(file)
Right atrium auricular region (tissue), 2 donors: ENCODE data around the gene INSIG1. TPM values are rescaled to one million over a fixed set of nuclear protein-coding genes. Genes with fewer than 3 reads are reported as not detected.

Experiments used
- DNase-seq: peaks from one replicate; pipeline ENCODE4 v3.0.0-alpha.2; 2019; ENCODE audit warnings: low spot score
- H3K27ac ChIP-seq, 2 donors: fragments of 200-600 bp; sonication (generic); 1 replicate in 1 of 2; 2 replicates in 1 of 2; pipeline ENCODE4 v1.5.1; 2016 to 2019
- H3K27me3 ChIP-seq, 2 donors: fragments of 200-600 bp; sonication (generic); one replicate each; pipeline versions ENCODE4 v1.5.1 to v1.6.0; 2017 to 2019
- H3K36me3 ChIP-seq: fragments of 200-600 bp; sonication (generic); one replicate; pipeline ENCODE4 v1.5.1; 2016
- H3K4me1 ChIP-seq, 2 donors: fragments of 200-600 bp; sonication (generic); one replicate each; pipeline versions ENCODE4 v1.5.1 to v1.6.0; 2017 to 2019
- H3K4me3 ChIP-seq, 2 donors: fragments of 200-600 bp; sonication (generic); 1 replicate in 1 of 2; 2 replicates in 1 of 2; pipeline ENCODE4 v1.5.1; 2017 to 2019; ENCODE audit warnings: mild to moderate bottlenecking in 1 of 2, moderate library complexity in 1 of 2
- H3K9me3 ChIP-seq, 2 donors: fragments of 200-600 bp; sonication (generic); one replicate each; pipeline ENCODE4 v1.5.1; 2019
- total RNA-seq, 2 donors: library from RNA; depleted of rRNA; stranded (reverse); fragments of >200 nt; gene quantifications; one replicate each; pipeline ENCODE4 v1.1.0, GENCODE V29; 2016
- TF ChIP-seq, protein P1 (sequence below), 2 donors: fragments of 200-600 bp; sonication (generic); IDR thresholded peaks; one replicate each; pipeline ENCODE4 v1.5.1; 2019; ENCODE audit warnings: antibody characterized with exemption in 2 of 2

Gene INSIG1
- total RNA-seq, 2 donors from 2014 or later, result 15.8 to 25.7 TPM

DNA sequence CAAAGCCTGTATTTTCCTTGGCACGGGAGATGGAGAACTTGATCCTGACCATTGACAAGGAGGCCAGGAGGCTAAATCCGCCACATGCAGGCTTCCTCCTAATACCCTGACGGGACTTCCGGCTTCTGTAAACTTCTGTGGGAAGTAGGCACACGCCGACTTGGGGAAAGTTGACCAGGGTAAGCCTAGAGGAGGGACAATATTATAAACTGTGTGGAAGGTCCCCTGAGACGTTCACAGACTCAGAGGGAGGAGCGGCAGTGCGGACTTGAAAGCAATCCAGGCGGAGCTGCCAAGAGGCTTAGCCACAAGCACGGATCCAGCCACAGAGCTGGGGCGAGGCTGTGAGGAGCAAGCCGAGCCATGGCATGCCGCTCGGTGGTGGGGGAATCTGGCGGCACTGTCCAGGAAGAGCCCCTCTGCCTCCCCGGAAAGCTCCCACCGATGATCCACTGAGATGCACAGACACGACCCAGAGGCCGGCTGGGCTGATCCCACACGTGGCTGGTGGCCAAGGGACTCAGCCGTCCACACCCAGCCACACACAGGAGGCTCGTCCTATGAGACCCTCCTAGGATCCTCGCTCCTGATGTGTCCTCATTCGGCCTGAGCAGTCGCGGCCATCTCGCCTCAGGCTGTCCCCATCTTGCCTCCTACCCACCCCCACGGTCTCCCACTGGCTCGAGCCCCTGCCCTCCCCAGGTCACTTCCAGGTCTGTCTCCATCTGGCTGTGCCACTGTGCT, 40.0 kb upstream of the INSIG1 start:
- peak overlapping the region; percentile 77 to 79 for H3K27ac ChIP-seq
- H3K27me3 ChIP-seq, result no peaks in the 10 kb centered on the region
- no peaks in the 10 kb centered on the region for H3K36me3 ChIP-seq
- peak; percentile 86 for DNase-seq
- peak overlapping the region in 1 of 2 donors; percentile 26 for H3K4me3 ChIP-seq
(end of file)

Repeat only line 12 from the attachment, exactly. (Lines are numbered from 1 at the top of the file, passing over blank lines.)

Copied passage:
Gene INSIG1